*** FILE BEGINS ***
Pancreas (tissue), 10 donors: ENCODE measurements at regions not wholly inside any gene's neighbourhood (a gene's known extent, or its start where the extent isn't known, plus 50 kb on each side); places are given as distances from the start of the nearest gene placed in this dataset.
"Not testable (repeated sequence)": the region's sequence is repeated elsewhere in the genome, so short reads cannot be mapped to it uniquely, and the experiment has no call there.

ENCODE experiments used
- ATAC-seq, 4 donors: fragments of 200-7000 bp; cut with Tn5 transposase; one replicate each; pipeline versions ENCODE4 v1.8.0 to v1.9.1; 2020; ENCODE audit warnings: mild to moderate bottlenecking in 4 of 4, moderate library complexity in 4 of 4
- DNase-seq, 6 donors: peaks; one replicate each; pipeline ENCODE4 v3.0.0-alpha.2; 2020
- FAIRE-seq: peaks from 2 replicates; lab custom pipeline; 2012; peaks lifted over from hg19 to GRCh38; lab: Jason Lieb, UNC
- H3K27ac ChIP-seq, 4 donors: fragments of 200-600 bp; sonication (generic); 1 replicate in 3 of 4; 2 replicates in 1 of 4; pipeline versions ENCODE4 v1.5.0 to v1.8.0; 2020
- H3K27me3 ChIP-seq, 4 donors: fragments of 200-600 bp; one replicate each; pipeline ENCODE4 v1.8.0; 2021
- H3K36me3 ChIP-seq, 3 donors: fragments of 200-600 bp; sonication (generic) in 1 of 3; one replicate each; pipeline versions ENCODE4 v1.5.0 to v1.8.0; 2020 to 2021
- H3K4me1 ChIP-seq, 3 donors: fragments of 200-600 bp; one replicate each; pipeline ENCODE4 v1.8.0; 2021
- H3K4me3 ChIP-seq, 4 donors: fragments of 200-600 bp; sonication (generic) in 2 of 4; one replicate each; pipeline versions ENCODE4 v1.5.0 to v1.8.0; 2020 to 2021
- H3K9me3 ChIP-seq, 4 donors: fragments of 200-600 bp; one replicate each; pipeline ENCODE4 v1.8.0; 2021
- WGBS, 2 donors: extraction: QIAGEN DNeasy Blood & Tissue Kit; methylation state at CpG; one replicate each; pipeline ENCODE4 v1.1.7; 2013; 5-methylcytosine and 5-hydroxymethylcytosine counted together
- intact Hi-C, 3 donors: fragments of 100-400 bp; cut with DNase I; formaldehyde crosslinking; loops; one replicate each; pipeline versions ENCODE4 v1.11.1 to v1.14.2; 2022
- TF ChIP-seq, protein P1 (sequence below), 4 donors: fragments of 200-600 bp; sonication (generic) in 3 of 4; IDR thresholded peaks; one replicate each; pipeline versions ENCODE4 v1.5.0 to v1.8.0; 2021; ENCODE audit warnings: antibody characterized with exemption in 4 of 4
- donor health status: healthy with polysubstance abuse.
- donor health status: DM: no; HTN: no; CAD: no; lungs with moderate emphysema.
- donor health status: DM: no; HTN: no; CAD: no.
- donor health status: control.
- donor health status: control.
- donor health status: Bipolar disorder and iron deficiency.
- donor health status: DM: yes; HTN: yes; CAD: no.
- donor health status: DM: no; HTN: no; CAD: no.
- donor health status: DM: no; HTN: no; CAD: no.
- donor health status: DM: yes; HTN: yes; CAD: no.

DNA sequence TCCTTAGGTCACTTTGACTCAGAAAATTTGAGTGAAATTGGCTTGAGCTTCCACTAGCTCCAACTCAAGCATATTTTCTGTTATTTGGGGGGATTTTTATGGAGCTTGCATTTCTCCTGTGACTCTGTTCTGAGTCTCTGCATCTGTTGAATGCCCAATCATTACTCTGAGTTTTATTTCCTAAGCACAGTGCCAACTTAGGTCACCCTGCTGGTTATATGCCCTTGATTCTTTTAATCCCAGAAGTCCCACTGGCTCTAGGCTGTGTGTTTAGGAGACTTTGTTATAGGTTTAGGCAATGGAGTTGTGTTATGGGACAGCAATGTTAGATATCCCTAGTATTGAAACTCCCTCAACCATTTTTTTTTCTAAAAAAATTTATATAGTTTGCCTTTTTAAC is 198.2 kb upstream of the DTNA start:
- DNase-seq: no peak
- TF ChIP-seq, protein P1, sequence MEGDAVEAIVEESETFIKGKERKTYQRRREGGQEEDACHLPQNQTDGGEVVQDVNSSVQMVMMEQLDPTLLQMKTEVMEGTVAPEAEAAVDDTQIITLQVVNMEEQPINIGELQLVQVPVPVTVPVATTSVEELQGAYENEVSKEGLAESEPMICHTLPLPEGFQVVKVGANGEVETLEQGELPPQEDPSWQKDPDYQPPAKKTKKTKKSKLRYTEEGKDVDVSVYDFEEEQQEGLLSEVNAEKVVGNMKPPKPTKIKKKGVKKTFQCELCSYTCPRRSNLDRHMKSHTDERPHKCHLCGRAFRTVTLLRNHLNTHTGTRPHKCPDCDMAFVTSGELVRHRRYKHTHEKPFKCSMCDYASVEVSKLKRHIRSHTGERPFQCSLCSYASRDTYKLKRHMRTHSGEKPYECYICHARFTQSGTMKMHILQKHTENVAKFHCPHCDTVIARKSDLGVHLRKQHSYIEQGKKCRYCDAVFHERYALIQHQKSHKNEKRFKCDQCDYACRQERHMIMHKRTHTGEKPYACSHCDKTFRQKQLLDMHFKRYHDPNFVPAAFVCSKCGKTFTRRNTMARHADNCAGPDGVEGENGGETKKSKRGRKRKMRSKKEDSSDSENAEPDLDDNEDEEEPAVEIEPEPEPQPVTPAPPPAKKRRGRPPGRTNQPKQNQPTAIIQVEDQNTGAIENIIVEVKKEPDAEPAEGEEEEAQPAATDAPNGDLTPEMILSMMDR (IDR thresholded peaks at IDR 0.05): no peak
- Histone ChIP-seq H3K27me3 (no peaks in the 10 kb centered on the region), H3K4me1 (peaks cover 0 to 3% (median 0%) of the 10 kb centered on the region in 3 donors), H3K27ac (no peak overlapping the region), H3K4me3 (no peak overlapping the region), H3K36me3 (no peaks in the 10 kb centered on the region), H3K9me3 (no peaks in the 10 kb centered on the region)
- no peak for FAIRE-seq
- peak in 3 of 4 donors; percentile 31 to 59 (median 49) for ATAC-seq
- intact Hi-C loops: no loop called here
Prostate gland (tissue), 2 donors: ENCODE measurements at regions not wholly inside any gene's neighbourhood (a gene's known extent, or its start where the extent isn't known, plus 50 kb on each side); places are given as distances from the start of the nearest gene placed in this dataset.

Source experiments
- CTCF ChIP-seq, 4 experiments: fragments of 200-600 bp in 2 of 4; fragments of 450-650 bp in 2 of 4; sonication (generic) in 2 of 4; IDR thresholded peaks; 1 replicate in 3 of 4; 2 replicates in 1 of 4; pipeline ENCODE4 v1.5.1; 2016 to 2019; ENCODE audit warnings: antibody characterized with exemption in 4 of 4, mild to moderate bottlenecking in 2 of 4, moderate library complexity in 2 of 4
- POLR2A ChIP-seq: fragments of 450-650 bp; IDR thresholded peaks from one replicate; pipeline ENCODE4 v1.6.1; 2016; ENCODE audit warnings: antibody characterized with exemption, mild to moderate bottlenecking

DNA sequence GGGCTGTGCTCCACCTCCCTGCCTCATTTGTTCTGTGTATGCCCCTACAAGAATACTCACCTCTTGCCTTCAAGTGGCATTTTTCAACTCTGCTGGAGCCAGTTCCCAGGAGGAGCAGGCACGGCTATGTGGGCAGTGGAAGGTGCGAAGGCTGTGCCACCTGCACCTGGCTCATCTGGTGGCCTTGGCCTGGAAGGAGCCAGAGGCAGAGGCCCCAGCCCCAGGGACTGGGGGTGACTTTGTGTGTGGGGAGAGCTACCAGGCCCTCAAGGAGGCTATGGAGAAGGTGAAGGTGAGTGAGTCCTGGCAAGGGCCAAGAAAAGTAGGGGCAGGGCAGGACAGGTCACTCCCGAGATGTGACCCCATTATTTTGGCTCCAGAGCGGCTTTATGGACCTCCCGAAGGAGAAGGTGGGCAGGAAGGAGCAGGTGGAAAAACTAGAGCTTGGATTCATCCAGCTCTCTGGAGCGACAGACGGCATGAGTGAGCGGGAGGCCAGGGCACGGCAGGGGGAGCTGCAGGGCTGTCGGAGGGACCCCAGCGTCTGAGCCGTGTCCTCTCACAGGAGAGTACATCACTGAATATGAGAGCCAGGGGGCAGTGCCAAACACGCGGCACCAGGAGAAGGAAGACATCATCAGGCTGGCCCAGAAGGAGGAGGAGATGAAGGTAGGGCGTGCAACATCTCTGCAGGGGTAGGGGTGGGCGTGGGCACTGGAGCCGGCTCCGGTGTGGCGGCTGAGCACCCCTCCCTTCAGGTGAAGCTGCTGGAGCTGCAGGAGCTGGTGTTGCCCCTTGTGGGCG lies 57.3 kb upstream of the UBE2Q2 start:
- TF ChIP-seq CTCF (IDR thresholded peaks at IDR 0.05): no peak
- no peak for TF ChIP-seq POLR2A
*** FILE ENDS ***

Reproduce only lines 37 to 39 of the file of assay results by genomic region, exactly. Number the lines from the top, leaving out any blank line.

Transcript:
DNA sequence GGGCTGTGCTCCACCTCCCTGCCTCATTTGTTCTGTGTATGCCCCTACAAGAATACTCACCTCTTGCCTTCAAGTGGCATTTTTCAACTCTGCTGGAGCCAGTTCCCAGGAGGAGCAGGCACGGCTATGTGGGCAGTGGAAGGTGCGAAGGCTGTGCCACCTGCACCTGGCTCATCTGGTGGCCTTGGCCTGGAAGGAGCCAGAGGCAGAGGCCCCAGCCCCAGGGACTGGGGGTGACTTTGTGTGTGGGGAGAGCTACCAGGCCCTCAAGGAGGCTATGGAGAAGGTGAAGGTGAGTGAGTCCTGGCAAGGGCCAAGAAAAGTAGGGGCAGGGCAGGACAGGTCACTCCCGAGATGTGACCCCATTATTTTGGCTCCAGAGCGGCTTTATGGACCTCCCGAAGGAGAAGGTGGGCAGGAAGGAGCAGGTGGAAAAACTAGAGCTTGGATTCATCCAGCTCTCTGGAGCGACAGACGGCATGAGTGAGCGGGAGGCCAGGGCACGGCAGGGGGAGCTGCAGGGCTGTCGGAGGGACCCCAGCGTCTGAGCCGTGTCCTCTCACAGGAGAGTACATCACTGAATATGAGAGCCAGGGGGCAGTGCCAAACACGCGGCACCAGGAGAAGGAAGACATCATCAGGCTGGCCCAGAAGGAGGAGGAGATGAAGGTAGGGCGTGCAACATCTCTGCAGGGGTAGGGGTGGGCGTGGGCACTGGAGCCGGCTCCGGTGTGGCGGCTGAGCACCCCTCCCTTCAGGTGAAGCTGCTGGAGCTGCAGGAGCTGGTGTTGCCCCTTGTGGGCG lies 57.3 kb upstream of the UBE2Q2 start:
- TF ChIP-seq CTCF (IDR thresholded peaks at IDR 0.05): no peak
- no peak for TF ChIP-seq POLR2A